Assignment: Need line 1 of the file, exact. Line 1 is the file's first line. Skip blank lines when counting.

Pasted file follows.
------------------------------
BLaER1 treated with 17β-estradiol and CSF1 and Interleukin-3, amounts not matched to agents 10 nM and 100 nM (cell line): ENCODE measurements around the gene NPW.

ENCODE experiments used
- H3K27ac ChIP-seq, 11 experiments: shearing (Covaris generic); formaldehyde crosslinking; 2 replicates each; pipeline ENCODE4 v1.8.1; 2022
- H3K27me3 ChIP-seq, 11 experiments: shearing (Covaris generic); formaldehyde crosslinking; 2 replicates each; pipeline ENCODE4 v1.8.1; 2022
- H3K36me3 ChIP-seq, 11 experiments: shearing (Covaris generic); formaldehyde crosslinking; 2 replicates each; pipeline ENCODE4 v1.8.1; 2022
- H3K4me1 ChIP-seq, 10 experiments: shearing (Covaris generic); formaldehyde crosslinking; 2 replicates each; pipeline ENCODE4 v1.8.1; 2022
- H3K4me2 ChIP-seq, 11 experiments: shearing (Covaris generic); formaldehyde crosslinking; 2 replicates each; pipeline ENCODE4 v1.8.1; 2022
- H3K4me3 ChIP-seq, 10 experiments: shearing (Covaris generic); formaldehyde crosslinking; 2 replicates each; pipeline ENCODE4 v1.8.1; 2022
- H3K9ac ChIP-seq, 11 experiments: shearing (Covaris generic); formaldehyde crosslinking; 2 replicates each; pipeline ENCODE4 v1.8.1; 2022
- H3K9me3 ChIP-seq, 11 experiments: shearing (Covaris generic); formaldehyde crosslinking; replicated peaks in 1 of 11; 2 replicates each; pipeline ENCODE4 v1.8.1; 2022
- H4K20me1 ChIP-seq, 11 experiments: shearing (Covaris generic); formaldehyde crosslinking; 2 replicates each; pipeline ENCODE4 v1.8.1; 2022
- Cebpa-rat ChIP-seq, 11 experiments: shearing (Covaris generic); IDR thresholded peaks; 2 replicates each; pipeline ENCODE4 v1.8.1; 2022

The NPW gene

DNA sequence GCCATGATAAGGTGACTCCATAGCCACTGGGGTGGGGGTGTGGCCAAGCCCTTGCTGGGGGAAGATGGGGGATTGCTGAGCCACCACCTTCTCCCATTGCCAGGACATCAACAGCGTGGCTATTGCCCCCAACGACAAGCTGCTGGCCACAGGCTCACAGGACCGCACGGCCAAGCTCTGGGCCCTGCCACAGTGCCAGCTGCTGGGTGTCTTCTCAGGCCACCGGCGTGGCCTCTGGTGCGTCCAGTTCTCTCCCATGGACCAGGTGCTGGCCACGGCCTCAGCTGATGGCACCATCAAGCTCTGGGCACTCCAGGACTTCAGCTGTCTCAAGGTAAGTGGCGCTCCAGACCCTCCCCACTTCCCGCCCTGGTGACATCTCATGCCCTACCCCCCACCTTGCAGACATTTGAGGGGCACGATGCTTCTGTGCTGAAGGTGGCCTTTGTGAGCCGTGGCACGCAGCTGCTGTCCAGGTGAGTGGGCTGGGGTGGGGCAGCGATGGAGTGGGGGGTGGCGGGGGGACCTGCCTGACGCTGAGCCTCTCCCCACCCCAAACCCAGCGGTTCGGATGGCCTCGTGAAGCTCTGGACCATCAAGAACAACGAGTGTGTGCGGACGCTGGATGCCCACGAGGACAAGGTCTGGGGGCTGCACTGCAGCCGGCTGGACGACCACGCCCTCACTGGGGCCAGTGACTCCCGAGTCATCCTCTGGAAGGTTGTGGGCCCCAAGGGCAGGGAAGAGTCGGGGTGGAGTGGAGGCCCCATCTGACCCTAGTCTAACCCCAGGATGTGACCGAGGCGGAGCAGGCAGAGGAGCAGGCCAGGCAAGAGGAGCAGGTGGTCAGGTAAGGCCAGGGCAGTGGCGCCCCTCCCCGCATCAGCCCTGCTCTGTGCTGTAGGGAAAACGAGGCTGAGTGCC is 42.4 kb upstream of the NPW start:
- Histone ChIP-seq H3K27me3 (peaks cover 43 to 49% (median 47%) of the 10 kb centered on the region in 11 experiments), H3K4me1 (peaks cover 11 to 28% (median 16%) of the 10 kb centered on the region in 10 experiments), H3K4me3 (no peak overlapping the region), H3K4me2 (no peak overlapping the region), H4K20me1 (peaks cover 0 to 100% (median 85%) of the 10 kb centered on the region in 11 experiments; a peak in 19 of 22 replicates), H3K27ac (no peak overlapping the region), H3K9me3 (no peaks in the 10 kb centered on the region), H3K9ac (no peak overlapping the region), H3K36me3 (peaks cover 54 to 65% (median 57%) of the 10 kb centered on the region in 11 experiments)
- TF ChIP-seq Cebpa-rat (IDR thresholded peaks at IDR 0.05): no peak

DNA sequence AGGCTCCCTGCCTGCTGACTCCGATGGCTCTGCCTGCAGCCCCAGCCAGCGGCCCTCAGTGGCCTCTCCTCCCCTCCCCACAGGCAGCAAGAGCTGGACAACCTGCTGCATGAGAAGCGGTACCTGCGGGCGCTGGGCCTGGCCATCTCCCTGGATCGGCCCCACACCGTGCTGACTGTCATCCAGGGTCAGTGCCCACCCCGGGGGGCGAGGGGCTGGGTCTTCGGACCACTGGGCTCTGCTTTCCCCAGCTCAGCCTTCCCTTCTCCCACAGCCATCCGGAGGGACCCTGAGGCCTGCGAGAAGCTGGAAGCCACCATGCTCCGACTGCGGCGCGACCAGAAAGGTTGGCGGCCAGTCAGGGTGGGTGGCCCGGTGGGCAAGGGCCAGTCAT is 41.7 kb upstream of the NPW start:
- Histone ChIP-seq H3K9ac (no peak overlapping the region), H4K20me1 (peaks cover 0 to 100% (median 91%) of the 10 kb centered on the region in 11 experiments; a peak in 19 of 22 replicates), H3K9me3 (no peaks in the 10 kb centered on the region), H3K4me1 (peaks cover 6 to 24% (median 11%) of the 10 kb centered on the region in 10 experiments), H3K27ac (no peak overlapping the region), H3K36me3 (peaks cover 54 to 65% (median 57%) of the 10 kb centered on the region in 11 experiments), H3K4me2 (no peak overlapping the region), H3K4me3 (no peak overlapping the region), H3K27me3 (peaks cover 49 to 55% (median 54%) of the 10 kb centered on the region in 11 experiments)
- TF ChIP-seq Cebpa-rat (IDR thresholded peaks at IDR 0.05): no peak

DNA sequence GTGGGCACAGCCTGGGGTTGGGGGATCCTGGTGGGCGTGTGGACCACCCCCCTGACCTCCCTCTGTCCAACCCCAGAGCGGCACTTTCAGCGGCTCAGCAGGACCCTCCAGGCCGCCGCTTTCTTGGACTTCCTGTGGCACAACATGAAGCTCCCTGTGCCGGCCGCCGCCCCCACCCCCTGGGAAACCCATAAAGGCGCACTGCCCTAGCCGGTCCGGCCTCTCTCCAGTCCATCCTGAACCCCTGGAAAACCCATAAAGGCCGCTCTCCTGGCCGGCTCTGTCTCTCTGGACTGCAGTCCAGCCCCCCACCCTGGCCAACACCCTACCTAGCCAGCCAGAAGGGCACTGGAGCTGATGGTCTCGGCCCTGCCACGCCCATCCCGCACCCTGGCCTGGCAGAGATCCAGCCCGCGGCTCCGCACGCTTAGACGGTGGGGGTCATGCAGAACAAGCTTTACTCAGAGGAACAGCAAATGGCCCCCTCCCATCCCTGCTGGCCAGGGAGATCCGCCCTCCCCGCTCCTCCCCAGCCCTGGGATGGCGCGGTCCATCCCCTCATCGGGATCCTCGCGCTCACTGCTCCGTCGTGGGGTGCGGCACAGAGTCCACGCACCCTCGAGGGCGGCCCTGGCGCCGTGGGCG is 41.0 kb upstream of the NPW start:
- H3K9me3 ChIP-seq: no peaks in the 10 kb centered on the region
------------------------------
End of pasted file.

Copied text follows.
BLaER1 treated with 17β-estradiol and CSF1 and Interleukin-3, amounts not matched to agents 10 nM and 100 nM (cell line): ENCODE measurements around the gene NPW.